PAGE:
Doctoral student Shogo Fukushima, who studies at the University of Electro-Communications in Tokyo, wanted to try artificially inducing the hairy reaction to intensify people's responses to movies and games.
"We want to enhance people's emotion," Discovery News quoted him as saying.
InnovationNewsDaily and other conference attendees tried out the chair Aug. 6 during SIGGRAPH, a conference about interactive technologies hosted by the Association for Computing Machinery.
Users sat in the chair, resting their forearms inside black tubes that arch over the armrests. To activate the chair, one of Fukushima's colleagues sent 10 kilovolts of electricity through the arches.
The arches are made of three layers. From the inside surface to the outside, the layers include an insulating dielectric plate, an electrode and a rubber plate.
The voltage goes through the electrode, polarizing the dielectric plate. Users' arm hairs are attracted to the polarized material, so they stand up. People may experience a similar feeling when they take clothes out of the dryer that are charged with static electricity.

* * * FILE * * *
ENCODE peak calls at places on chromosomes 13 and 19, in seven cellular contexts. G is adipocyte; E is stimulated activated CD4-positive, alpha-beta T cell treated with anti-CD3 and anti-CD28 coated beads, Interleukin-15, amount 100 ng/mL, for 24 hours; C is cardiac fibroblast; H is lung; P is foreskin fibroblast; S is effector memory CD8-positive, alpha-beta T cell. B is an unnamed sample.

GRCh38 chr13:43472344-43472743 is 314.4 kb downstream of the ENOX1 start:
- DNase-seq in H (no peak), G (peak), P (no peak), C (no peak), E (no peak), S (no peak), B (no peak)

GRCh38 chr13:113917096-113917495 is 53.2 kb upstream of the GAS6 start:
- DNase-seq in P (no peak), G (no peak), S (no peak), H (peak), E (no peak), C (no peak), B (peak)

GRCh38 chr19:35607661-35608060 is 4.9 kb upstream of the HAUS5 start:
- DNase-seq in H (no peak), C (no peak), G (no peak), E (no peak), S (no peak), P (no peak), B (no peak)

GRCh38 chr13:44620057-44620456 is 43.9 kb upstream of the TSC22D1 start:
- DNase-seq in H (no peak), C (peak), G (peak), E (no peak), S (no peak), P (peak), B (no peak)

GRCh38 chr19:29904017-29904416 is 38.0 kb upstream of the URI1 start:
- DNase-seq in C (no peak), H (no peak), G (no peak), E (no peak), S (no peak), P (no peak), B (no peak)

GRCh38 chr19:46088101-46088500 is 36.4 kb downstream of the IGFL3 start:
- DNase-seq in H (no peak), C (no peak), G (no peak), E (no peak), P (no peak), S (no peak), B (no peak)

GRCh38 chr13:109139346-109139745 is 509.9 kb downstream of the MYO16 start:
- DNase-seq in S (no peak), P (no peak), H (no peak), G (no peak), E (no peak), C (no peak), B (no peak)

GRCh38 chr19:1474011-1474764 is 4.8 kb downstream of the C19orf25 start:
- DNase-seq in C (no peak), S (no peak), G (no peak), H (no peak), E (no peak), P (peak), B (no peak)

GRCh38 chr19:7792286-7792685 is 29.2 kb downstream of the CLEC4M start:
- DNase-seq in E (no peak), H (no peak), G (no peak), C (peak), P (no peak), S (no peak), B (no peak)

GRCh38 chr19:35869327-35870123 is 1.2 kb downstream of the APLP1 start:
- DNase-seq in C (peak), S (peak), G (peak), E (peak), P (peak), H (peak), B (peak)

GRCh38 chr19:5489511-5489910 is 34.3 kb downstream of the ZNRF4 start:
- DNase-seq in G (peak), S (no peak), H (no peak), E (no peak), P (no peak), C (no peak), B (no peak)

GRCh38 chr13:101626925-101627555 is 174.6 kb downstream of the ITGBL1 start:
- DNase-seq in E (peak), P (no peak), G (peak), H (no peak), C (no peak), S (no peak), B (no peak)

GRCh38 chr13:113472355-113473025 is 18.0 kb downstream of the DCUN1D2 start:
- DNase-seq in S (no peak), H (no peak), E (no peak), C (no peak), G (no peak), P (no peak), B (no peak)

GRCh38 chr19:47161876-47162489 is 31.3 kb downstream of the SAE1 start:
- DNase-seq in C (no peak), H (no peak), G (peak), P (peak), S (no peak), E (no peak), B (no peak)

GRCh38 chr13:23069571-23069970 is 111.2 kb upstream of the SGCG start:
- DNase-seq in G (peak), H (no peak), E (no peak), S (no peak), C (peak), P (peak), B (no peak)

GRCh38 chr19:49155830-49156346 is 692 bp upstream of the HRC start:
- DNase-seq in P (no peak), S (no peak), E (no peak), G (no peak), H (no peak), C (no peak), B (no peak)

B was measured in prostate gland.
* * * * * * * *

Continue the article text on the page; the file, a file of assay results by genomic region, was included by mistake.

At the same time Fukushima's colleague activated the Chilly Chair, he played a loud alarm sound and flashed an image of a wide-eyed, gaping-mouthed man on the projector screen in front of the chair.
It's still uncertain whether induced hair-raising truly enhances people's emotions, however.
Before SIGGRAPH, Fukushima and his colleagues tested the chair under controlled conditions and saw promising results, but they had only six study volunteers.
In the study, three volunteers were suddenly blasted with an alarm while sitting in the Chilly Chair, while three heard the alarm without the effects of the Chilly Chair.
Fukushima measured all six volunteers' skin conductance reactions, an electrical property of the skin that's known to change with fear and surprise. He found that Chilly Chair users showed stronger reactions. Chilly Chair users also rated their own surprise as higher.